Click here for Tom Clarke’s full analysis

Piers Forster, climate change professor at Leeds University, said the report paints “an overly bleak picture”.

He said: “It is true that the 2030 emissions gap remains but if you look at their numbers, it shows that the gap in longer term emission targets is almost closed.

“These national plans show that the costs of action are far less than the cost of inaction, so we have it all to play for at [COP26] to close these gaps even further.”

The report also highlights ways to slash emissions quickly, including by tackling the lesser talked about greenhouse gas methane through technology and diet changes.

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Sepi Golzari-Munro, of the Energy and Climate Intelligence Unit, and Chidi Oti-Obihara, the co-founder of COP26 Climate Action Plan, discuss how record high fuel prices could shape future climate policy

Watch the Daily Climate Show at 6.30pm Monday to Friday on Sky News, the Sky News website and app, on YouTube and Twitter.

The show investigates how global warming is changing our landscape and highlights solutions to the crisis.

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Original Source: news.sky.com

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A Historic Night for Barbados and the Role of the Royal Family

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The crowds were strictly restricted due to the COVID pandemic, and despite the efforts and enthusiasm of the bands and dancers the atmosphere seemed muted in National Heroes Square, once known as Trafalgar Square.

But as the ceremonial events got under way the significance was striking, a historic night for Barbados and the role of the Royal Family.

There was a series of symbolic moments: the Prince of Wales closing almost 400 years of royal history inspecting one last military march past; the standard lowered for the final time; and the new president, Dame Sandra Mason, stepping forward to take her new role just seconds after the clock struck midnight.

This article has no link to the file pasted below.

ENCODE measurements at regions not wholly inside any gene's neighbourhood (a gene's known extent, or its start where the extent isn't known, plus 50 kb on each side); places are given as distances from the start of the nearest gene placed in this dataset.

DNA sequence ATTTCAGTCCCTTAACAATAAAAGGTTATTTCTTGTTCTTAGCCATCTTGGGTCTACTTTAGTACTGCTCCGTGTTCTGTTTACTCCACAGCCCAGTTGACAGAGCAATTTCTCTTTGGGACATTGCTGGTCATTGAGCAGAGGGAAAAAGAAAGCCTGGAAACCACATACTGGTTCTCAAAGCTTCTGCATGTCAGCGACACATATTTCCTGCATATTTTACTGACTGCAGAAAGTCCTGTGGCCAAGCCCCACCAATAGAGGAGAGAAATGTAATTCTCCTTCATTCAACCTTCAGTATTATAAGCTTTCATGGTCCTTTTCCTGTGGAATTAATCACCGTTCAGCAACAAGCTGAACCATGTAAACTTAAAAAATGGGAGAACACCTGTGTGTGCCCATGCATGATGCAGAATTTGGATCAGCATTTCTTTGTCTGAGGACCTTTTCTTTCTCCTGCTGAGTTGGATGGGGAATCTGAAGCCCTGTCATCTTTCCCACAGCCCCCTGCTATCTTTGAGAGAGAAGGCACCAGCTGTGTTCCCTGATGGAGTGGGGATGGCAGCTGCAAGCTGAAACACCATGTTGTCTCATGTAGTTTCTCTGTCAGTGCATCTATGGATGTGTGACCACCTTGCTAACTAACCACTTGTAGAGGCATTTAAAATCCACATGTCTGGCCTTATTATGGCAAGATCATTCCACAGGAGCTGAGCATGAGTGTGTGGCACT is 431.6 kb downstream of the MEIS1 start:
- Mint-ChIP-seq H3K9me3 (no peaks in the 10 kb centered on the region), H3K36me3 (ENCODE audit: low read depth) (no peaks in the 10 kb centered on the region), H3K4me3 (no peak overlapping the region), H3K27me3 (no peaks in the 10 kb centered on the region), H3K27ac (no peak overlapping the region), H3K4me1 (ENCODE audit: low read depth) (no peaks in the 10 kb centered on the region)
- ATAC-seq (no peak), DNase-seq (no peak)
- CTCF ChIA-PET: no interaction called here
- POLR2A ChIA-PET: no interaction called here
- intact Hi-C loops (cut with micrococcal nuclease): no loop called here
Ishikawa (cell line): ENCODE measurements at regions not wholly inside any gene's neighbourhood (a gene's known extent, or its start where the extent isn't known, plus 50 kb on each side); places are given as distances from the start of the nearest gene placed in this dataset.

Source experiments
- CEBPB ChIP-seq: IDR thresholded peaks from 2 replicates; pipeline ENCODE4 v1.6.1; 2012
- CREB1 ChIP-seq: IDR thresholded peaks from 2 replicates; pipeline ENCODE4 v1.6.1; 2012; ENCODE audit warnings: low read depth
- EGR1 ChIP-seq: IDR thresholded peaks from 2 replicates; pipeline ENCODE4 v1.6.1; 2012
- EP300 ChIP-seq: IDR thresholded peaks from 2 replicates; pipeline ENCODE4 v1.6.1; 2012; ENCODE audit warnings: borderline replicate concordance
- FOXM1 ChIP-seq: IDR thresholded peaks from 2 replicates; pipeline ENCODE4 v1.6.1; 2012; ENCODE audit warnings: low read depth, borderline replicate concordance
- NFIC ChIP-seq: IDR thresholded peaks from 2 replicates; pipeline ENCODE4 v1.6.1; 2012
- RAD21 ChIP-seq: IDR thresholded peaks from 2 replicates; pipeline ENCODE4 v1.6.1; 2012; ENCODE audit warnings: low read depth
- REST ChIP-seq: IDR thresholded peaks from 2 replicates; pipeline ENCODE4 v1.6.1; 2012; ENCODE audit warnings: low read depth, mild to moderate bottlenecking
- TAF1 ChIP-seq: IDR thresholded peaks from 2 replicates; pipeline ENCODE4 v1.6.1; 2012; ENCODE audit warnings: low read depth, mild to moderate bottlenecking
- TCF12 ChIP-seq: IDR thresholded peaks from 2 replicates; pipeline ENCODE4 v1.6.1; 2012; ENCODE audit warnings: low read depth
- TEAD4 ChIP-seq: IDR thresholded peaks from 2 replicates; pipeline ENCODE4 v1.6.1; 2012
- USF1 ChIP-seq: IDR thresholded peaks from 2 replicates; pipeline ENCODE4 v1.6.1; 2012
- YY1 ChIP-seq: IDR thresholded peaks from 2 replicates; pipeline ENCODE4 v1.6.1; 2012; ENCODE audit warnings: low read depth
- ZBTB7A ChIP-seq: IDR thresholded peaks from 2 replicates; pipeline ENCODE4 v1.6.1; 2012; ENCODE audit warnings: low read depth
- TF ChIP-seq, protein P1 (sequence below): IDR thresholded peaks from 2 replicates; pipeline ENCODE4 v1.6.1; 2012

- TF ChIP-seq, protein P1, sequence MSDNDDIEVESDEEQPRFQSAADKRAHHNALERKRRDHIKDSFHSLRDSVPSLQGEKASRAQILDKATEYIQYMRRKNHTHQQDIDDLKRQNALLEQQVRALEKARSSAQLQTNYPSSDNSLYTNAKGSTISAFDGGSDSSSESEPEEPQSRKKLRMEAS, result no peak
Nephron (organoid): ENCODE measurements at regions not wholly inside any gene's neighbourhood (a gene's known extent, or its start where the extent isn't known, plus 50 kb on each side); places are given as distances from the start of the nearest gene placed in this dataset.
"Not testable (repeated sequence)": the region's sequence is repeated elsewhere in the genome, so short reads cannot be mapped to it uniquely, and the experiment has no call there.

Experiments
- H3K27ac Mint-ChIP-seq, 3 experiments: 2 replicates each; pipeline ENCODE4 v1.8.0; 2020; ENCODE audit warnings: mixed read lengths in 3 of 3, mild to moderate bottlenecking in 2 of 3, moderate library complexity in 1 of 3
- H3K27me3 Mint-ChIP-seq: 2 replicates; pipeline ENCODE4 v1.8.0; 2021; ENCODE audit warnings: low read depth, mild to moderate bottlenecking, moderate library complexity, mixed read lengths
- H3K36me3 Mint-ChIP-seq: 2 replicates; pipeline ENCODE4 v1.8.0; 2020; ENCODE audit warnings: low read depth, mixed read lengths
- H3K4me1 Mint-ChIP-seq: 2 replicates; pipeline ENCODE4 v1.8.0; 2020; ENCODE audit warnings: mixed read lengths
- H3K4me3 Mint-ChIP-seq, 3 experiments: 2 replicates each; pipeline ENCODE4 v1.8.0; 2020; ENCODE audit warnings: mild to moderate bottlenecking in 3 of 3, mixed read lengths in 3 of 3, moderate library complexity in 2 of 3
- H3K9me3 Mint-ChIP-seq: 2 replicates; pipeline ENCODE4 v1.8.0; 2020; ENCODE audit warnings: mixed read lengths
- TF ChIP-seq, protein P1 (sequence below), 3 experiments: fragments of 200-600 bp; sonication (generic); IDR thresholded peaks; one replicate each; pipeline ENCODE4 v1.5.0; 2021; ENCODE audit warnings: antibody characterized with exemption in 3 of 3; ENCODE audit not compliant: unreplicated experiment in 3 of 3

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Rihanna ‘national hero’ of Barbados

Barbados had made that final step out on its own, now a republic.

In the distance you could hear the crowds clapping as the president entered the square.

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There were a few cheers for Prince Charles as his car swept past them, but the loudest cheer was for Barbados’s biggest star Rihanna, as she tried to make a subtle appearance during the middle of the proceedings.

And with the cheering and the fireworks lighting up the sky you could be led to believe this was a moment of celebration for all Barbadians.

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Barbados becomes a republic ending 400 years of the British royal family as head of state

Yes, independence day always brings parties, but the move to a republic isn’t without controversy.

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‘Atrocity of slavery forever stains our history’

There was no referendum about it, and in the crowds it wasn’t difficult to find those who thought they should have had their say, others who don’t understand what this new status means for them, as well as those who for decades have fought to cut the colonial ties.

While it will remain a member of the Commonwealth, now it will be up to Prime Minister Mia Mottley to more forcefully take Barbados to the world stage, hammer home the need for greater support on the matters of COVID and the climate crisis.

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President Sandra Mason, singer Rihanna and Prince Charles during the transition ceremony

This is not a completely fresh slate, there are still matters around reparations and the legacy of the slave trade to deal with.